NewsLafayette Parish


Residents and leaders excited about Less Pay demolition

Posted at 7:36 PM, Jun 17, 2020
and last updated 2020-06-17 20:36:13-04

A neglected area of Lafayette is about to see new life.

The Less Pay Motel, an eyesore for decades, is now being demolished. Crews plan to have demo complete within a week and residents say getting to this point was not an easy task.

Rose Breaux is from the Four Corners neighborhood and knew this day would come.

"It's been here a long time," Breaux said. "There's no value. So, it's time to come down, it's time to move forward and it's time to have something here worth the city."

Lafayette resident Wallace Senegal said, "The reconstruction is really going to change the visibility of the Four Corners and it's going to make people want to come to Lafayette."

New Orleans based developers HRI Communities plans to transform the area into 150 lofts with a leasing preference towards artists. Along with the demolition of the motel, the old Coca-Cola Bottling building next door will be renovated.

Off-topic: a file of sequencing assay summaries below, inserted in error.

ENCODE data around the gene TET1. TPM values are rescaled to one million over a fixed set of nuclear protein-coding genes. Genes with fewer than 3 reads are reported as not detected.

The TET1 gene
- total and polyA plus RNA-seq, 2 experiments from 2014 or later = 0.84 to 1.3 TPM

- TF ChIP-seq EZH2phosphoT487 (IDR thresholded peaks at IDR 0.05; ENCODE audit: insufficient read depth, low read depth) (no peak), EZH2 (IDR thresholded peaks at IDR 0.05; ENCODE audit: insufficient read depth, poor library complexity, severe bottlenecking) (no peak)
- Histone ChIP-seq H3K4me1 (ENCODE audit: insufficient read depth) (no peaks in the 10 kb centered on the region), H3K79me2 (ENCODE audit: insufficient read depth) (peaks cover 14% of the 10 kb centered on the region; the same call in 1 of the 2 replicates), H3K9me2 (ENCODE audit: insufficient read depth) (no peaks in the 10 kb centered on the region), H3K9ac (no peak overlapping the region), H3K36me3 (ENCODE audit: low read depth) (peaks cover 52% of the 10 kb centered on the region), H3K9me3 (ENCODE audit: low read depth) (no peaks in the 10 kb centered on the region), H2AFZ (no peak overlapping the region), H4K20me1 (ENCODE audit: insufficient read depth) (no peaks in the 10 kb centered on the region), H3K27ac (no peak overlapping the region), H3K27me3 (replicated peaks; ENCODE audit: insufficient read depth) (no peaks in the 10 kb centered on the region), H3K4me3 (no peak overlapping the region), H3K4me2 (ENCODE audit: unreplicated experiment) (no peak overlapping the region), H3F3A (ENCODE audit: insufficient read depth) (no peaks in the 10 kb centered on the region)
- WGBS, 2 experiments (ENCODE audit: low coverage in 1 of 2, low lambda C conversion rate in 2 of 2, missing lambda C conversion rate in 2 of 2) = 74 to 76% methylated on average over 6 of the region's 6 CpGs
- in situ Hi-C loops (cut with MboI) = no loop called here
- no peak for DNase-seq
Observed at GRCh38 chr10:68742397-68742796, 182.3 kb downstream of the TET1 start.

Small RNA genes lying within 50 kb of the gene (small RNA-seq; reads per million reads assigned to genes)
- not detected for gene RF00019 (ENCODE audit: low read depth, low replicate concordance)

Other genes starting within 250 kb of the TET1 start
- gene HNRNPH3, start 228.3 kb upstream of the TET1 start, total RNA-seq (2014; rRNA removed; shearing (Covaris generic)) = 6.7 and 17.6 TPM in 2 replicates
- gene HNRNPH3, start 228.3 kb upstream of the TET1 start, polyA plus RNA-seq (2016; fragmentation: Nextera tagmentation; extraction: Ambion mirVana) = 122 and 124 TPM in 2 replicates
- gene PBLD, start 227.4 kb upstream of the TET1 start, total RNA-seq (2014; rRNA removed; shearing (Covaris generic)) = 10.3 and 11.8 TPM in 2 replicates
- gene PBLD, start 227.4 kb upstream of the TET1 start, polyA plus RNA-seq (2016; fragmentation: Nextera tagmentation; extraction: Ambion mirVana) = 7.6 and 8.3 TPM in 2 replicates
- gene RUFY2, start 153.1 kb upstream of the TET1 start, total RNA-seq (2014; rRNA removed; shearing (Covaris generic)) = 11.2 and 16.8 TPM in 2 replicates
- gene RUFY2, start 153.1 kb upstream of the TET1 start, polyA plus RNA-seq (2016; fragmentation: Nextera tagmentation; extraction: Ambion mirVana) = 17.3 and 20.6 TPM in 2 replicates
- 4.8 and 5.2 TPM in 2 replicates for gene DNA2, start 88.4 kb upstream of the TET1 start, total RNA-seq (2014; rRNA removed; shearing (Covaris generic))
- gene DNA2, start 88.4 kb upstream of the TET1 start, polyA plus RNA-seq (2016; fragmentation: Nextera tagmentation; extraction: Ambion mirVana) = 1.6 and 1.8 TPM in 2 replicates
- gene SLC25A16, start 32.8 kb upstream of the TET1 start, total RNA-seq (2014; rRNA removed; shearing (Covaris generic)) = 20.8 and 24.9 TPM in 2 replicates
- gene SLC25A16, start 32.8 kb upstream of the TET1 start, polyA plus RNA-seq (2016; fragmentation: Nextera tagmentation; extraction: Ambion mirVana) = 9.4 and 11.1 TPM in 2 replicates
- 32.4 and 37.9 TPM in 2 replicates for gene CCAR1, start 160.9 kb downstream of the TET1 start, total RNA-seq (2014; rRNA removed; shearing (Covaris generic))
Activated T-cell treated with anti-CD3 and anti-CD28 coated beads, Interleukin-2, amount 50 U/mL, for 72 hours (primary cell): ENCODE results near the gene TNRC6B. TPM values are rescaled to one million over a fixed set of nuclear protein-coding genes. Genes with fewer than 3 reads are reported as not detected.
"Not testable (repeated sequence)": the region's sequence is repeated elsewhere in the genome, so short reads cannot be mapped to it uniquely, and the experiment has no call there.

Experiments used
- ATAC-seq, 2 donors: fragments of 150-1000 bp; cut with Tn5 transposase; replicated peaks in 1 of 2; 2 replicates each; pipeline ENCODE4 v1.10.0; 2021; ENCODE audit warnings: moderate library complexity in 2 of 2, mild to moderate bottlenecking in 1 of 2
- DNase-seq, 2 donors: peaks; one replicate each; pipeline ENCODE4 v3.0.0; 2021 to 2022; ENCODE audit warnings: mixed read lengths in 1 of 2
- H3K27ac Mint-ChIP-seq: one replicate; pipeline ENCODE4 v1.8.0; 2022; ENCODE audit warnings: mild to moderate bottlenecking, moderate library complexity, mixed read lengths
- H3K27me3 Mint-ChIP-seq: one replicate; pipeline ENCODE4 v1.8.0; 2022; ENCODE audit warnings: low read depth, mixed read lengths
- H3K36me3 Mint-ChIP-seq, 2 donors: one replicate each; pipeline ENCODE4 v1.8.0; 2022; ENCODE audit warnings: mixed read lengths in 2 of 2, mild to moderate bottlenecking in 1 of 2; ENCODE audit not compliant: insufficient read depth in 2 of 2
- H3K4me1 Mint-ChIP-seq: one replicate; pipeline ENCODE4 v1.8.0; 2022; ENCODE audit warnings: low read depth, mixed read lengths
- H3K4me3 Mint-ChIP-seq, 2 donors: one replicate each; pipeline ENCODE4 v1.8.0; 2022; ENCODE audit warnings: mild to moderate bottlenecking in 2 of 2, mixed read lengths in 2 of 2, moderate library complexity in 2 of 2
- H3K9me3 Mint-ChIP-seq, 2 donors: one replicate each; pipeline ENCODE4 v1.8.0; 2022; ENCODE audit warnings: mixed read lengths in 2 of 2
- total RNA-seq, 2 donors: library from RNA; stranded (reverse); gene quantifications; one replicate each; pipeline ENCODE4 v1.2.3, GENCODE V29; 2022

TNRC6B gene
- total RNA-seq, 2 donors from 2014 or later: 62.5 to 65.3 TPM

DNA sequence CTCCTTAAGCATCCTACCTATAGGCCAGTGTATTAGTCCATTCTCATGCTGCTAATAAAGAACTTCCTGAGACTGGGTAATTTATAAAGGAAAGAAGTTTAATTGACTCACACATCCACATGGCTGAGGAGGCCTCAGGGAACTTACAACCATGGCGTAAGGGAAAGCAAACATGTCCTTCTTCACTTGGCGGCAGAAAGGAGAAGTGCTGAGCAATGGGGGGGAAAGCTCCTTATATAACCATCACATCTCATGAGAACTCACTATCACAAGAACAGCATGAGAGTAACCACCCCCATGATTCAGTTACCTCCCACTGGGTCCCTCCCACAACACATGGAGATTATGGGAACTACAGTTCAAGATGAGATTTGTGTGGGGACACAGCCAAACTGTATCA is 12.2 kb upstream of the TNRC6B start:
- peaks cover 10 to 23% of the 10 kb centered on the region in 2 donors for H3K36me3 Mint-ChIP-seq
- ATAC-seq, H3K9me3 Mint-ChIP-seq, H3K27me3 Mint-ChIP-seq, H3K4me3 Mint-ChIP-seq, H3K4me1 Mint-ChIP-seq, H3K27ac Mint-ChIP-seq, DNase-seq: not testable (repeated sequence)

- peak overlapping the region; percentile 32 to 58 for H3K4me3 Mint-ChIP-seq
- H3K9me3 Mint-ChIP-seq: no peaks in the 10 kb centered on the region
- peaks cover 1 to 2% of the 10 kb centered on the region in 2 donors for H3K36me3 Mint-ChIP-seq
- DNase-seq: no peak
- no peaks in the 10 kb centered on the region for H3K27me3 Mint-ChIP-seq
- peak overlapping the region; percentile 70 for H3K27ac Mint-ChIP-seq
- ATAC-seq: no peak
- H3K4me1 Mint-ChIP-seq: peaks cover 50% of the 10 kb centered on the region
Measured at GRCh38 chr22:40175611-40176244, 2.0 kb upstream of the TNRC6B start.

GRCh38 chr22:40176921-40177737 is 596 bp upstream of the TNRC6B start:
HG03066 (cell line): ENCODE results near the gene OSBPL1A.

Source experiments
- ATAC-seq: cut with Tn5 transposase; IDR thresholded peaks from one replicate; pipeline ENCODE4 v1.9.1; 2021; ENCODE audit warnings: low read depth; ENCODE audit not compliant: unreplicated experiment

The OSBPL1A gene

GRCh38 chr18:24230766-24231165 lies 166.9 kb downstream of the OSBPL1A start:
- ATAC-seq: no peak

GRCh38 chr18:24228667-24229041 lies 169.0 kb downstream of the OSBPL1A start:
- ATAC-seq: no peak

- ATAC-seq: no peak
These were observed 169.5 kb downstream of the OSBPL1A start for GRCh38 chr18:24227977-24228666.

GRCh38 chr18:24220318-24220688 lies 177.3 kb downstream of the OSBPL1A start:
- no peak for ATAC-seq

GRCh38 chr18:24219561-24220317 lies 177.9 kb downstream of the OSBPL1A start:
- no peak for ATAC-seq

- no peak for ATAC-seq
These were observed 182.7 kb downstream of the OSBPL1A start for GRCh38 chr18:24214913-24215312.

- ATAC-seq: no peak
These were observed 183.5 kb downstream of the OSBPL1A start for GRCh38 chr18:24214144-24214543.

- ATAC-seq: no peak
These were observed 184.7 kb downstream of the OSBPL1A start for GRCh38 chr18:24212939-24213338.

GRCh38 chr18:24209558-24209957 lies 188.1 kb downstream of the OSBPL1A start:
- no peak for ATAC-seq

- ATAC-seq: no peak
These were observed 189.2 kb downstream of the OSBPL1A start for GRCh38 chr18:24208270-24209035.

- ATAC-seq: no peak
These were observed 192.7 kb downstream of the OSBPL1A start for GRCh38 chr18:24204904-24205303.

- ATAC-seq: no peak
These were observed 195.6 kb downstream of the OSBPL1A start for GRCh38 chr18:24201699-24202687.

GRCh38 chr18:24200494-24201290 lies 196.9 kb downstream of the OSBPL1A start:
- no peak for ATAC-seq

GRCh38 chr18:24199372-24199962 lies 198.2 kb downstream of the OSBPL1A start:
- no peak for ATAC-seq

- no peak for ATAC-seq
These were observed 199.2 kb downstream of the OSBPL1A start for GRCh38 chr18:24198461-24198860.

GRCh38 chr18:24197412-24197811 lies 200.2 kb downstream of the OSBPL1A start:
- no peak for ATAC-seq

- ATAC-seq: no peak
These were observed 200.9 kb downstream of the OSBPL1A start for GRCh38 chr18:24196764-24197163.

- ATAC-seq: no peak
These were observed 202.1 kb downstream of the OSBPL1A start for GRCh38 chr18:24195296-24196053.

Josh Collen, President of HRI Communities said, "We're going to have 40 apartments in the existing coca-cola bottling plant in phase one. That will be open in a year. Last week, we received funding for our second phase which will be right here along University and will be another 65 apartments."

Before the heavy equipment was moved in and demolition could begin, developers had to take care of some environmental issues.

"We did have to do asbestos abatement...ceilings, roofs...a lot of that had asbestos in it. So now that that is complete, within a week there will be no more Less Pay," Collen said.

The project has received some criticism after the Lafayette City Council approved a $1.5 million loan for the project, giving the developer 45 years to pay it back.

Mayor-President Josh Guillory was one of those critics of the process, but said this project is something to celebrate.

"This is an area of town that has been dis-invested for decades and it's one of the pieces of the puzzle of a bigger overall picture and I'm excited," Guillory said.

Collen said, "This block was one of the most challenging blocks in the entire state. So changing it from a negative, blighted state to a completely catalytic one requires some support and we really do appreciate the city, the Acadiana Planning Commission and the State."

Guillory expects to see more improvements along the University Avenue corridor. He said the city is working on Congressional grants to continue revitalization projects.